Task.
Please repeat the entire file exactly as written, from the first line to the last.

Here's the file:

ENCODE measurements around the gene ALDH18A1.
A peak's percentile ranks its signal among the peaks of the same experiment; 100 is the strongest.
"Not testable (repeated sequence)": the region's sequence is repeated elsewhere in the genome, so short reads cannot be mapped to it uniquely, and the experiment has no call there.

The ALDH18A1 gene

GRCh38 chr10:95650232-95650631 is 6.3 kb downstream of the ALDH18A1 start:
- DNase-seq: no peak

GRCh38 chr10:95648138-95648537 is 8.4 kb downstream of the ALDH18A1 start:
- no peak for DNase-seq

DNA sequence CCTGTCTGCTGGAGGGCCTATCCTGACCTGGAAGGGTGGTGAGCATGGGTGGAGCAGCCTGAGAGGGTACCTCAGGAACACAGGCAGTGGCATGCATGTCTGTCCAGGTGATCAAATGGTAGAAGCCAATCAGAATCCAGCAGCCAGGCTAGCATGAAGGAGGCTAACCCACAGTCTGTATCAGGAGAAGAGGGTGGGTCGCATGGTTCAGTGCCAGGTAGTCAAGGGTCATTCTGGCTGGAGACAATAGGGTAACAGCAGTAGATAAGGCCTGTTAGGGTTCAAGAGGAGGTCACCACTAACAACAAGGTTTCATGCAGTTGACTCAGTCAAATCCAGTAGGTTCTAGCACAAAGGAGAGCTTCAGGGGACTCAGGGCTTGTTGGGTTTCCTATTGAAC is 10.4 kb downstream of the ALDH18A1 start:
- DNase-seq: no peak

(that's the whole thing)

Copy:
ENCODE measurements around the gene ALDH18A1.
A peak's percentile ranks its signal among the peaks of the same experiment; 100 is the strongest.
"Not testable (repeated sequence)": the region's sequence is repeated elsewhere in the genome, so short reads cannot be mapped to it uniquely, and the experiment has no call there.

The ALDH18A1 gene

GRCh38 chr10:95650232-95650631 is 6.3 kb downstream of the ALDH18A1 start:
- DNase-seq: no peak

GRCh38 chr10:95648138-95648537 is 8.4 kb downstream of the ALDH18A1 start:
- no peak for DNase-seq

DNA sequence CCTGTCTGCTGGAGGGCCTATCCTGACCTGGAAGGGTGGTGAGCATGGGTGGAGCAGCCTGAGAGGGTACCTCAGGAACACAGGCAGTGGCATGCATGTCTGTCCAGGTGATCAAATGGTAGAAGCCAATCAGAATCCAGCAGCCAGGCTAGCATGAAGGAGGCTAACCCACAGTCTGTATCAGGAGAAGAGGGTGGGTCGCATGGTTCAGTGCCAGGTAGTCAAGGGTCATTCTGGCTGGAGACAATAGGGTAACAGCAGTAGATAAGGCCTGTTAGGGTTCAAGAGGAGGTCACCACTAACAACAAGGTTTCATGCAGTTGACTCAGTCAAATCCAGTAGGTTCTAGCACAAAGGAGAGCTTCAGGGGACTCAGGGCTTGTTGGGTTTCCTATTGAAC is 10.4 kb downstream of the ALDH18A1 start:
- DNase-seq: no peak